The continual emotional battering that one may impose on a child is not always intentional. But sometimes it is. And it needs to stop before life-long damage is done.
(Note: If you read the article on Physical Abuse, you'll notice the intro and helplines are the same as they were for that article. This was supposed to be one article initially, but it was split because there is too much to cover in one article alone. Thanks for understanding, dear Readers!)
All children need guidance and teaching, and no one will ever be able to say differently. It's our job as parents to teach them. However, discipline should never be done when the parent is angry or has lost control. Losing control can lead to child abuse. Discipline is best done when adults are not angry or in the heat of the moment, sometimes walking away can do wonders for the parent and the child.
What is discipline, you ask? Well, according to the Vocabulary.com website, it is “to develop behavior by instruction and practice; especially to teach self-control”It should always be done with self-control and never done out of anger. When you discipline children, you are teaching them by correcting them, and the key word is 'teaching'. If the child learns nothing, then it is not discipline, it's punishment.
I do not, before this goes further, think that spanking alone is abuse… or that raising your voice is abuse. Not at all. But sometimes, parents snap and go far over the line, and yes, that is abuse. There are many kinds of abuse: physical, emotional, verbal, and sexual, but I won't get into sexual abuse here… because that's not a parenting problem, that's something else entirely.
10 What Is Psychological, Or Emotional, Abuse?
Well, according to the American Humane Association, it's defined as behavior by the parents or guardians that impairs a child's cognitive, emotional, social, or psychological development.Children who are emotionally abused are often experiencing another kind of abuse at the same time, but this is not always the case.
Defining emotional abuse is difficult and complex, but most professionals agree that occasional negativity is not considered emotional abuse. Most parents have those moments where they lash out momentarily and say hurtful things, don't give the attention they're wanting at that moment, or accidentally scared a child.
Emotional abuse can include a lot of things, including rejecting a child. This is blatantly refusing to interact or take care of the child. It can include refusing to physically touch or interact with the child, not giving them what they need, and making fun of the child.
9 Hurtful And Abusive Actions
Whether it's physically or psychologically, the parent isn't present in some way to give attention to the child. This can include not looking at the child or not calling them by their name. This does not include nicknames, because they do count as given names for the child and is not ignoring.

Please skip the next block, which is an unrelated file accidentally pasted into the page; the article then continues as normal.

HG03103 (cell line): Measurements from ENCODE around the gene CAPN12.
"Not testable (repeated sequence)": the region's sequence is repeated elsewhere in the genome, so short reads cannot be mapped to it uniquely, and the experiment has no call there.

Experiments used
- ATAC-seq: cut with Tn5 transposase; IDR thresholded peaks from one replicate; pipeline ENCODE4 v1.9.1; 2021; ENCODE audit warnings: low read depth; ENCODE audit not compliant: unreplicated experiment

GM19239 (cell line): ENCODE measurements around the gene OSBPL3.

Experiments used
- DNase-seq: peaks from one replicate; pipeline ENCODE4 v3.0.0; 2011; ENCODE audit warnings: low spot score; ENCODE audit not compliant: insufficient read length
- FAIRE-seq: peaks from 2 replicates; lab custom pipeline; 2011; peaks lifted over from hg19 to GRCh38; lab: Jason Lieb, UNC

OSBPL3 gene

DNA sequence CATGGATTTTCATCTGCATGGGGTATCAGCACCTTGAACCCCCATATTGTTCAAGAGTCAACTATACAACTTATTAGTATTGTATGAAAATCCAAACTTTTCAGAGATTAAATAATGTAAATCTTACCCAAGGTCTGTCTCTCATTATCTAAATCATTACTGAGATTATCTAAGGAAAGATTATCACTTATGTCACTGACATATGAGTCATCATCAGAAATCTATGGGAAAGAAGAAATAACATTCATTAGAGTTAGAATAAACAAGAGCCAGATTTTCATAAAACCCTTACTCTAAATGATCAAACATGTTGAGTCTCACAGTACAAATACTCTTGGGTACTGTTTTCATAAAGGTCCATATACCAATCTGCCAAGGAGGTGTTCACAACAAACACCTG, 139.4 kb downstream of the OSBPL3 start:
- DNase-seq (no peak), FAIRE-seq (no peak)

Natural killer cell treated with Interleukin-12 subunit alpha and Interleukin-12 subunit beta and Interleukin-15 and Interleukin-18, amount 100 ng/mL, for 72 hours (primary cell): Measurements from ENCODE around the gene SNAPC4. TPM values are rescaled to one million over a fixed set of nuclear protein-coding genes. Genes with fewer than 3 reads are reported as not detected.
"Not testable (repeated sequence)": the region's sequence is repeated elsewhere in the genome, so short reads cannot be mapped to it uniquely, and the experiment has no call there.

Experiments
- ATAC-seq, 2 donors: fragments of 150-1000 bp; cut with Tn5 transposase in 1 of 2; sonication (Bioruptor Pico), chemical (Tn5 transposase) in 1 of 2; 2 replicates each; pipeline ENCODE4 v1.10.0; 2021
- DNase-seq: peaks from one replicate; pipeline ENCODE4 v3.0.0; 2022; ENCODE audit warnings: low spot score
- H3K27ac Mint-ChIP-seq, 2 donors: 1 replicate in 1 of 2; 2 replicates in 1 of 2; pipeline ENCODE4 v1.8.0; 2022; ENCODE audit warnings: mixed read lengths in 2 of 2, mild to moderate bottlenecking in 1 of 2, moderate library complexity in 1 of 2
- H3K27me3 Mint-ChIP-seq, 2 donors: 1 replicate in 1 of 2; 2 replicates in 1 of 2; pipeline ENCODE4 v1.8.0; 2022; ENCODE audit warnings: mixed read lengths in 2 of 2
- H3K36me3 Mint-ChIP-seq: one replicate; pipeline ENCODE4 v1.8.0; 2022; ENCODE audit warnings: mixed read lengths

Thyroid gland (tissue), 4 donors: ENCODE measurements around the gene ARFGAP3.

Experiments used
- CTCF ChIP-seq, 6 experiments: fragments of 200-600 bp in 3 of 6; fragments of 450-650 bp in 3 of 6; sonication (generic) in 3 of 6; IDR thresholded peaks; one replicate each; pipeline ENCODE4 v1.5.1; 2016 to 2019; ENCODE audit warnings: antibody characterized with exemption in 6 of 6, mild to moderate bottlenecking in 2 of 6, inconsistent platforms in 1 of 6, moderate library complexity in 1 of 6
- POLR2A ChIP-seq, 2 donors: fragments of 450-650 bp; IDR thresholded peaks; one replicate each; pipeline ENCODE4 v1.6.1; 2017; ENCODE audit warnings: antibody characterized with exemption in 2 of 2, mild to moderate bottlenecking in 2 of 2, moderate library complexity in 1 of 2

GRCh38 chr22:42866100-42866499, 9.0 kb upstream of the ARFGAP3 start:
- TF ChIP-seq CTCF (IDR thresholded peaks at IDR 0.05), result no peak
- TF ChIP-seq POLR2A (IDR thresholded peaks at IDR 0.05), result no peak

In this kind of abuse, the child learns an inappropriate, illicit or illegal behavior, and is encouraged to keep doing it. This can involve encouraging drinking or drug use, teaching them how to steal, forcing them into sexual acts or prostitution, and more.
8 Behaviors Considered Abuse
This is where the parent doesn't allow the child to have any normal interactions with other children, family members, or other adults. This includes locking the child up and/or limiting their freedom to go places.
This includes educational neglect, where the parent fails to give the child the educational services they need, mental health neglect, where the parent does not give the child the professional treatment for psychological problems, or medical neglect, where the parent does not seek the necessary medical attention the child needs. It can also include not feeding, bathing, or caring for the child.
7 Words and Separation
- Verbal Assault
Hand in hand with the article before this one on Verbal Assault (Check it out after this one if you have not yet), this includes picking on, shaming, knocking down with words, or threatening the child.
When a parent is absent in the child's life after having been a major part of their life previously, this is emotional abuse and can lead to life-long damage to the child's psyche. It promotes a fear of separation from a loved one, and can make the child more dependent on the remaining parent.
6 Other Abusive Actions
This is where the parent threatens the child, bullies the child, and makes life at home scary or fearful for the child. It can include putting the child or a loved one in a dangerous situation, or making the child think they are in a dangerous situation. It's also putting unrealistic expectations on the child and threatening bodily harm if the expectations aren't met.
The parent blames the child for every problem in the household and turns them into a “scapegoat” in the situation, even if it has absolutely nothing to do with the child.
- Witness of Other Abuse
This is where the child witnesses the abuse or mistreatment of a loved one by another person. This can be domestic violence, or even an attack on the home by intruders. The child is terrified for the life of their parent or sibling and this can scar them for life.